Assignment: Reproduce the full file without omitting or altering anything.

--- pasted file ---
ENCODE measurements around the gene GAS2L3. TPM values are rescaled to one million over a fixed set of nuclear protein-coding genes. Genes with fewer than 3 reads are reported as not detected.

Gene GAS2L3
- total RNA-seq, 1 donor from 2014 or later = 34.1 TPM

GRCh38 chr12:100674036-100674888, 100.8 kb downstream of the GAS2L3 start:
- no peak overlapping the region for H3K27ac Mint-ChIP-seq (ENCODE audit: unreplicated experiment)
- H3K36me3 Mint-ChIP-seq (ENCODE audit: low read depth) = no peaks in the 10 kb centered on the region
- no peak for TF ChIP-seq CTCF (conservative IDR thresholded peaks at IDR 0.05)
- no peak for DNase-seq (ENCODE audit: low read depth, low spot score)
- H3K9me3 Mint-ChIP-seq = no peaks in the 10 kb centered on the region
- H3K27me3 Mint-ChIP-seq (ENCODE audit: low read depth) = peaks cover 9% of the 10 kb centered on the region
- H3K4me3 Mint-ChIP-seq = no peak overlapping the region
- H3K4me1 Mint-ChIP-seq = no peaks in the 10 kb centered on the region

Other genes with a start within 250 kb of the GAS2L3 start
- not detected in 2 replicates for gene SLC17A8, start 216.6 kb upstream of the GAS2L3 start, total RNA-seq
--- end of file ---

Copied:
ENCODE measurements around the gene GAS2L3. TPM values are rescaled to one million over a fixed set of nuclear protein-coding genes. Genes with fewer than 3 reads are reported as not detected.

Gene GAS2L3
- total RNA-seq, 1 donor from 2014 or later = 34.1 TPM

GRCh38 chr12:100674036-100674888, 100.8 kb downstream of the GAS2L3 start:
- no peak overlapping the region for H3K27ac Mint-ChIP-seq (ENCODE audit: unreplicated experiment)
- H3K36me3 Mint-ChIP-seq (ENCODE audit: low read depth) = no peaks in the 10 kb centered on the region
- no peak for TF ChIP-seq CTCF (conservative IDR thresholded peaks at IDR 0.05)
- no peak for DNase-seq (ENCODE audit: low read depth, low spot score)
- H3K9me3 Mint-ChIP-seq = no peaks in the 10 kb centered on the region
- H3K27me3 Mint-ChIP-seq (ENCODE audit: low read depth) = peaks cover 9% of the 10 kb centered on the region
- H3K4me3 Mint-ChIP-seq = no peak overlapping the region
- H3K4me1 Mint-ChIP-seq = no peaks in the 10 kb centered on the region

Other genes with a start within 250 kb of the GAS2L3 start
- not detected in 2 replicates for gene SLC17A8, start 216.6 kb upstream of the GAS2L3 start, total RNA-seq